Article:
Alternatively, if it is determined that the threshold has been met, then the procedure advances to step 440 where, in response, the illustrative conveyer belt stops moving additional food into the food dish 110. While stopping the conveyer belt prevents more food from entering the food dish in one embodiment of the present invention, it is contemplated that other means may be used to block food from entering the food dish. For example, a barrier (not shown) may be placed in between the food and the food dish once the threshold is met. The procedure then completes in step 450.
While embodiments of the invention are described as measuring the food using a scale, it is contemplated that other means for may be used to measure the food, such as a counter system. The scale may be configured using conventional means which is well known to those skilled in the art. Additionally, the scale may be configured to provide (e.g., through a feedback system) data of the scale to a processor 103 or other computer means to realize the benefits of the present invention. The processor 103 may illustratively be configured to operate the illustrative belt motor 104, and therefore the conveyer belt 106, in response to the determination that either the threshold has been met or the threshold has not been met. For example, if the scale shows that more food is needed to meet the threshold, the processor or other device may execute program instructions to activate the belt motor to advance food on the conveyer belt toward the food dish 110.
Advantageously, the use of tailoring a diet to individual pets in conjunction with the use of such precise measuring and dispensing of food will allow a pet owner to effortlessly (e.g., “set it and forget it”) and accurately regulate the diet of their pets more precisely to achieve their dietary needs, regardless if there are multiple pets, multiple pet types, special dietary needs, etc. In turn, the required daily supervision, time, and guessing work about how much food should be served and how often is alleviated from the pet owner and the healthy eating habit of the pet is nearly fully automated and better provided.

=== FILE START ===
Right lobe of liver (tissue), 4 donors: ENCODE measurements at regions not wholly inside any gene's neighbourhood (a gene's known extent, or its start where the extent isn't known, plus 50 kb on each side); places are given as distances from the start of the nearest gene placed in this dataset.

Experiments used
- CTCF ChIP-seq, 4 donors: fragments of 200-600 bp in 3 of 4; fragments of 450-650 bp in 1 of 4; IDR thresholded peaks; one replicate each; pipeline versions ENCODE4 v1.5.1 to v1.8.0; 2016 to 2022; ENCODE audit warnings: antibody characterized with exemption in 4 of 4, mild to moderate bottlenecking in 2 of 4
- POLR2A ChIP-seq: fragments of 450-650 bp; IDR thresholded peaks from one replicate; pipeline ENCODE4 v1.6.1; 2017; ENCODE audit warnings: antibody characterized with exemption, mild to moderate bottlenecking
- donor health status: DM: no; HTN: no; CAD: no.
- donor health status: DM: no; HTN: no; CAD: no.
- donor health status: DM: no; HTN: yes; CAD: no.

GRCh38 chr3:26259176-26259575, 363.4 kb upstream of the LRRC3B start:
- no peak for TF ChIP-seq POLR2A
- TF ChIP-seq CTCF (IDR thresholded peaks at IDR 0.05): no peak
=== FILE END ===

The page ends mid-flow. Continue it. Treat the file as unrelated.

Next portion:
The foregoing description has been directed to specific embodiments of this invention. It will be apparent, however, that other variations and modifications may be made to the described embodiments, with the attainment of some or all of their advantages. Accordingly, this description is to be taken only by way of example and not to otherwise limit the scope of the invention. Therefore, it is the object of the appended claims to cover all such variations and modifications as come within the true spirit and scope of the invention.
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|U.S. Classification||119/51.02, 119/56.1, 119/57.2|
|International Classification||A01K5/02, A01K5/00|
|Cooperative Classification||A01K5/0283, A01K5/0208|
|European Classification||A01K5/02B, A01K5/02G1|
|Jan 15, 2010||AS||Assignment|
Owner name: GUILLEN, GERALDO J., HONDURAS
Free format text: ASSIGNMENT OF ASSIGNORS INTEREST;ASSIGNOR:ABRAMSON, MICHAEL T.;REEL/FRAME:023794/0291
Effective date: 20100115
Owner name: ABRAMSON, MICHAEL T., MASSACHUSETTS
Free format text: ASSIGNMENT OF ASSIGNORS INTEREST;ASSIGNOR:ABRAMSON, MICHAEL T.;REEL/FRAME:023794/0291
Effective date: 20100115
|Sep 4, 2015||REMI||Maintenance fee reminder mailed|
|Sep 28, 2015||FPAY||Fee payment|
Year of fee payment: 4
|Sep 28, 2015||SULP||Surcharge for late payment|